What can we learn from trial decliners about improving recruitment? Qualitative study


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Abstract Background Trials increasingly experience problems in recruiting participants. Understanding the causes of poor recruitment is critical to developing solutions. We interviewed people who had declined a trial of an innovative psychological therapy for depression (REFRAMED) about their response to the trial invitation, in order to understand their decision and identify ways to improve recruitment.

Methods Of 214 people who declined the trial, 35 (16 %) gave permission to be contacted about a qualitative study to explore their decision. Analysis of transcripts of semi-structured interviews was informed by grounded theory.

Results We interviewed 20 informants: 14 women and six men, aged 18 to 77 years. Many interviewees had prior experience of research participation and positive views of the trial. Interviewees’ decision making resembled a four-stage sequential process; in each stage they either decided not to participate in the trial or progressed to the next stage. In stage 1, interviewees assessed the invitation in the context of their experiences and attitudes; we term those who opted out at this stage ‘prior decliners’ as they had an established position of declining trials. In stage 2, interviewees assessed their own eligibility; those who judged themselves ineligible and opted out at this stage are termed ‘self-excluders’. In stage 3, interviewees assessed their need for the trial therapy and potential to benefit; we term those who decided they did not need the trial therapy and opted out at this stage ‘treatment decliners’. In stage 4, interviewees deliberated the benefits and costs of trial participation; those who opted out after judging that disadvantages outweighed advantages are termed ‘trial decliners’. Across all stages, most individuals declined because they judged themselves ineligible or not in need of the trial therapy. While ‘prior decliners’ are unlikely to respond to any trial recruitment initiative, the factors leading others to decline are amenable to amelioration as they do not arise from a rejection of trials or a personal stance.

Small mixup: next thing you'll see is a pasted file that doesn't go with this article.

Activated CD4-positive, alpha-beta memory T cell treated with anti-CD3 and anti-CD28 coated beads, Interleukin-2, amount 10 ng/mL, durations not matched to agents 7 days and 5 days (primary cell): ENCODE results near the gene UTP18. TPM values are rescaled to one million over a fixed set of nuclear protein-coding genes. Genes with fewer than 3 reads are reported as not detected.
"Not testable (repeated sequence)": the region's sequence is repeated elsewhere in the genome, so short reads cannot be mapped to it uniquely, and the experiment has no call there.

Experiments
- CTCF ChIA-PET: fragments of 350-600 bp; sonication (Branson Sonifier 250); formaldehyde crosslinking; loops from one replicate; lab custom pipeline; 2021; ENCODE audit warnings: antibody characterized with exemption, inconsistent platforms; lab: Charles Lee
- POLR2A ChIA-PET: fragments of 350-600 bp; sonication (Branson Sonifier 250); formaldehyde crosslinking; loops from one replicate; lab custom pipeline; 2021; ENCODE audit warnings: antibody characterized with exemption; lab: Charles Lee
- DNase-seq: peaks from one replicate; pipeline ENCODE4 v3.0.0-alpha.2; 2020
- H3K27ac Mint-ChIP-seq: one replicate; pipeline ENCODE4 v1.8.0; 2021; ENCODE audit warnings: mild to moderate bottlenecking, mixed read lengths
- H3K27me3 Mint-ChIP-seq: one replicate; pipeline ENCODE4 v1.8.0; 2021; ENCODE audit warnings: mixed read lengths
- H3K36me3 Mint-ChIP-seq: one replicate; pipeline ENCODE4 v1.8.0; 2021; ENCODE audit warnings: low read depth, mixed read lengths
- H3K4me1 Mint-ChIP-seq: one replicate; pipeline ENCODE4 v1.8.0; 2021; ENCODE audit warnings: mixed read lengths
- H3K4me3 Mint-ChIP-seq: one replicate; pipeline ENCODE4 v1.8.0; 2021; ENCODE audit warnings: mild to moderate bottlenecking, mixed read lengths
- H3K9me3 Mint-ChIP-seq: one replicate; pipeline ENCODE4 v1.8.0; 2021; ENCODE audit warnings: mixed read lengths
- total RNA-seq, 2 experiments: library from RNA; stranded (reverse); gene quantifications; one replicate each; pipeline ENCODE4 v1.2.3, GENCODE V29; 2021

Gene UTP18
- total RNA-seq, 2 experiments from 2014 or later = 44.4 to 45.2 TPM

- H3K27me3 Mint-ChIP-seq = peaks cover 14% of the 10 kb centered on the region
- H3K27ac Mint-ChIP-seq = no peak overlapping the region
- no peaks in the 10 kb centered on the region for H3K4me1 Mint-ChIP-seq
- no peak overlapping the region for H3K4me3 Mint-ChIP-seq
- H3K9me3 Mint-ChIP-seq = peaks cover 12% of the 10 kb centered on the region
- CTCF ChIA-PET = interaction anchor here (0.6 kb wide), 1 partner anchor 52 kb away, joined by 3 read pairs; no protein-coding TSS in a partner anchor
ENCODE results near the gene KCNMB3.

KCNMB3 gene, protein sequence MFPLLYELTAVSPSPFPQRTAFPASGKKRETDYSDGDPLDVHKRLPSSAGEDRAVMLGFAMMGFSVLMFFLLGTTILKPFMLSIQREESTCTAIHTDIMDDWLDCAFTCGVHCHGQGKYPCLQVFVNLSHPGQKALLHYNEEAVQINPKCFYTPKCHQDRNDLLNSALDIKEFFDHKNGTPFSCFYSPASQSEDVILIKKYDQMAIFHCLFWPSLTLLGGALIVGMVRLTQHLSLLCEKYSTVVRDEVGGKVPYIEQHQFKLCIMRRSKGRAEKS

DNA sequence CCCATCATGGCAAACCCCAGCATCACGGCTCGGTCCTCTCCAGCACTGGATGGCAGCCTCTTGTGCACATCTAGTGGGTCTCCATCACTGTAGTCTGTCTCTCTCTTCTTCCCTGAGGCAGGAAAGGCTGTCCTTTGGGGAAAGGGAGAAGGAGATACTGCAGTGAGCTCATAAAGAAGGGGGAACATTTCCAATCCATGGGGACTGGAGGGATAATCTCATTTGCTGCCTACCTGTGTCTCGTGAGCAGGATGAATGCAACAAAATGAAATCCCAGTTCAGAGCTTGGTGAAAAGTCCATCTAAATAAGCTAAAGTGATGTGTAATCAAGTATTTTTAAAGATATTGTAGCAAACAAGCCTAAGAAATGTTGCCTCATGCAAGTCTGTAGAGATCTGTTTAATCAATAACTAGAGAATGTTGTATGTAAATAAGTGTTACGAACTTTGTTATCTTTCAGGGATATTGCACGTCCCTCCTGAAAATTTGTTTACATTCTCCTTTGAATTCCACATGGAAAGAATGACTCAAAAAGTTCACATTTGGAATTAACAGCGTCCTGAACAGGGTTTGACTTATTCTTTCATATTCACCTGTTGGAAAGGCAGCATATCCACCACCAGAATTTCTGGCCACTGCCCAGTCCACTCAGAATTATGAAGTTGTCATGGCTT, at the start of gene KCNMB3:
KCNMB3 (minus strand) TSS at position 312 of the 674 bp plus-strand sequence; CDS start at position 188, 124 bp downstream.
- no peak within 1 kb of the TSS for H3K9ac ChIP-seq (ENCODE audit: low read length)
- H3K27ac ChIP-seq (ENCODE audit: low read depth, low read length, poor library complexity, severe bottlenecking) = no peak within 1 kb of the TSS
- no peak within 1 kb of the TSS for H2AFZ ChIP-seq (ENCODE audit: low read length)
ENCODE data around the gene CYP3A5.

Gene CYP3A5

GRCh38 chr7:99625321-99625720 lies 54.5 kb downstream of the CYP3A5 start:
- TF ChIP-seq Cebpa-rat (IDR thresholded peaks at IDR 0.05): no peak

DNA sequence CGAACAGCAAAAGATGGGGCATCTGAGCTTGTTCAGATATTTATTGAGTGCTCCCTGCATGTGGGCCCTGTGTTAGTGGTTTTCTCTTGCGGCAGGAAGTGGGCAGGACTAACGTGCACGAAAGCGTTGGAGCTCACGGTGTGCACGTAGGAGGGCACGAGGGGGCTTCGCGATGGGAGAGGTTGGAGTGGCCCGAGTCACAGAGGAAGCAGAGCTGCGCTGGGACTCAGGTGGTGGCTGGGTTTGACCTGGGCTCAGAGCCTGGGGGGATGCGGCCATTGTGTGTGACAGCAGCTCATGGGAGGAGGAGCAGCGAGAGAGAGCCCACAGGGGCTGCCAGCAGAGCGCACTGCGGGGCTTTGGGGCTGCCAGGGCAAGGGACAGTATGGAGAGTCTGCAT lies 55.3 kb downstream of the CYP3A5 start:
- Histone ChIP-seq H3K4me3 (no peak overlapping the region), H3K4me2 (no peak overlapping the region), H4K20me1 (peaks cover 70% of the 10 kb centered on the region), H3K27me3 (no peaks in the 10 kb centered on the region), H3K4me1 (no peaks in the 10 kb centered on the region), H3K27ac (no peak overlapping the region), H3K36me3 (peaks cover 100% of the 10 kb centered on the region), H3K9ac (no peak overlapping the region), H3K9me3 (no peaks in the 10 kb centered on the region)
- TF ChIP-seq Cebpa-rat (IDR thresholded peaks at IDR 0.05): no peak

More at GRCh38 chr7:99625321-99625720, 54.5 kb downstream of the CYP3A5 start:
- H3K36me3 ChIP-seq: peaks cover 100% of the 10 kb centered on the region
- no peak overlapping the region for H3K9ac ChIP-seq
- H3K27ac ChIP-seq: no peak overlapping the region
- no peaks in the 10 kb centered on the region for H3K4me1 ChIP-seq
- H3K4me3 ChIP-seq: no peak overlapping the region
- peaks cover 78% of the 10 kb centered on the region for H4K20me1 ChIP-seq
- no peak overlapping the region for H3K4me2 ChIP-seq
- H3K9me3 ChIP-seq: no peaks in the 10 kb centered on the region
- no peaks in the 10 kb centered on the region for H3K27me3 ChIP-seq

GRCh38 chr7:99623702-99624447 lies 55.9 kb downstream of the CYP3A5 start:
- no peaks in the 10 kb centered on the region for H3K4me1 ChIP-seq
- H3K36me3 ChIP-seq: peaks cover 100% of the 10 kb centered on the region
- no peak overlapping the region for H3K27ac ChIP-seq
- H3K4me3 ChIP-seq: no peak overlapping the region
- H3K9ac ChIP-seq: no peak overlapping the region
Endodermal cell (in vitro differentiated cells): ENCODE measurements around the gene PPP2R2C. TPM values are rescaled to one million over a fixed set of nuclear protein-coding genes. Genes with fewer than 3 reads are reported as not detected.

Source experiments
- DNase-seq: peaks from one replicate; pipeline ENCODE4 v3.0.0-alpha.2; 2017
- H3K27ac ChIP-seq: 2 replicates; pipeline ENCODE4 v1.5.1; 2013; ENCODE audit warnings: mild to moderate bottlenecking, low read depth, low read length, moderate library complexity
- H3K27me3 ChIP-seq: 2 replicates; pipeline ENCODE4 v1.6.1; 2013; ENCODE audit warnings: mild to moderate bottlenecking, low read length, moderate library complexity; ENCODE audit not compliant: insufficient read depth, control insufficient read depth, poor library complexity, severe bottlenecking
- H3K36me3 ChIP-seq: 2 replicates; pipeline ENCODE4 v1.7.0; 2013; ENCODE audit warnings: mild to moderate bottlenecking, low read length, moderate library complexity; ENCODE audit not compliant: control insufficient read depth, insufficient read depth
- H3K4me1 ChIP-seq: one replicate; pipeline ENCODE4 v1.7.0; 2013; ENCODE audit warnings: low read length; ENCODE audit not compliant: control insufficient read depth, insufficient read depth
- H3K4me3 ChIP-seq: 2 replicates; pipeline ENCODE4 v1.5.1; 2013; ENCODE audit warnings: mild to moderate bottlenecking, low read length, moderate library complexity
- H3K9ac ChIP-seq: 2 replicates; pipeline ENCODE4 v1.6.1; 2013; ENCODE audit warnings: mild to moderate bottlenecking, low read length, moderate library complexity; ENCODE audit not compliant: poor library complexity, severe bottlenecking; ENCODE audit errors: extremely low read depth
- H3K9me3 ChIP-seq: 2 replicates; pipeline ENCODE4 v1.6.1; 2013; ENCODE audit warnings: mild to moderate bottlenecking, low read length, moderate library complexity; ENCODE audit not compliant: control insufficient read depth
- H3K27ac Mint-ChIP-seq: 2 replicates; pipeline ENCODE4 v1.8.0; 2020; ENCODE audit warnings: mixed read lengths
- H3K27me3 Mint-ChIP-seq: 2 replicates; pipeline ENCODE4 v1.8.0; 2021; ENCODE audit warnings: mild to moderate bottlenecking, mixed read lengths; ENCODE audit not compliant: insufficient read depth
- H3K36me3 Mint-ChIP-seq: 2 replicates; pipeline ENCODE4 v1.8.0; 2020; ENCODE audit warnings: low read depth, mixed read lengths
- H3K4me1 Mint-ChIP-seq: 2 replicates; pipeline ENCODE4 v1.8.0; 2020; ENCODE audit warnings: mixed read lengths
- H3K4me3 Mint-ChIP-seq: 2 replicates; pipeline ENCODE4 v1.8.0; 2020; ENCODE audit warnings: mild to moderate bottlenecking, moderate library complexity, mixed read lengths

Conclusions To improve recruitment in similar trials, the most successful interventions are likely to address patients’ assessments of their eligibility and their potential to benefit from the trial treatment, rather than reducing trial burden. Trial registration International Standard Randomised Controlled Trial Number: ISRCTN85784627 . Registration date 10 August 2011.
Date made available1 Jan 2016

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